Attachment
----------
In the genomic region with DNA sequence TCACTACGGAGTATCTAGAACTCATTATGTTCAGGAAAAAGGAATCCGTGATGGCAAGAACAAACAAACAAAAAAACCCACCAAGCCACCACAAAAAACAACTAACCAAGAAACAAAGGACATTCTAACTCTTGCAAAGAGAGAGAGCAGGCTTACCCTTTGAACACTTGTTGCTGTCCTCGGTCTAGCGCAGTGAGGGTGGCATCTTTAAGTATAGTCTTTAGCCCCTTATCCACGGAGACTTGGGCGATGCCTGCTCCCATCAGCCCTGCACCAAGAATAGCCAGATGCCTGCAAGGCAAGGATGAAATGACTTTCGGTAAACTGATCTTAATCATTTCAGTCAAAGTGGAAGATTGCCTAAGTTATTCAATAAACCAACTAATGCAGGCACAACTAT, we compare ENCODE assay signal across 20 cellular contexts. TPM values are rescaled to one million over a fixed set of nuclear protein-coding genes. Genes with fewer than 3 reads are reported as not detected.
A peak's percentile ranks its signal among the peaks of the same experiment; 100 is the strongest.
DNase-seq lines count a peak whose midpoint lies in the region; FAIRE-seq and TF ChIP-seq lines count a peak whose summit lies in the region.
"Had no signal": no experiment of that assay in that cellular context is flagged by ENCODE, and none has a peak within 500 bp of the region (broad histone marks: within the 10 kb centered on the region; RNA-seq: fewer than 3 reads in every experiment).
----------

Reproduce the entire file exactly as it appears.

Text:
In the genomic region with DNA sequence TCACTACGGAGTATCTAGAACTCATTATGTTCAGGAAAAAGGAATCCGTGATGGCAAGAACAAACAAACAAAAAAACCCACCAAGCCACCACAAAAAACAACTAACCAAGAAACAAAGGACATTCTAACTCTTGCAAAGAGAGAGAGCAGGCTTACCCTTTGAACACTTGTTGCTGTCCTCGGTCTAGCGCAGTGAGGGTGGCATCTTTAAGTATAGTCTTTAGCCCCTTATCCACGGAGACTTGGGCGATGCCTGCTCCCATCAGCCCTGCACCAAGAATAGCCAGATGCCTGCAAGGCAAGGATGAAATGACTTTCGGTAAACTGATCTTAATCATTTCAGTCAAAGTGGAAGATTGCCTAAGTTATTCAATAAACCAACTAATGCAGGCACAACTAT, we compare ENCODE assay signal across 20 cellular contexts. TPM values are rescaled to one million over a fixed set of nuclear protein-coding genes. Genes with fewer than 3 reads are reported as not detected.
A peak's percentile ranks its signal among the peaks of the same experiment; 100 is the strongest.
DNase-seq lines count a peak whose midpoint lies in the region; FAIRE-seq and TF ChIP-seq lines count a peak whose summit lies in the region.
"Had no signal": no experiment of that assay in that cellular context is flagged by ENCODE, and none has a peak within 500 bp of the region (broad histone marks: within the 10 kb centered on the region; RNA-seq: fewer than 3 reads in every experiment).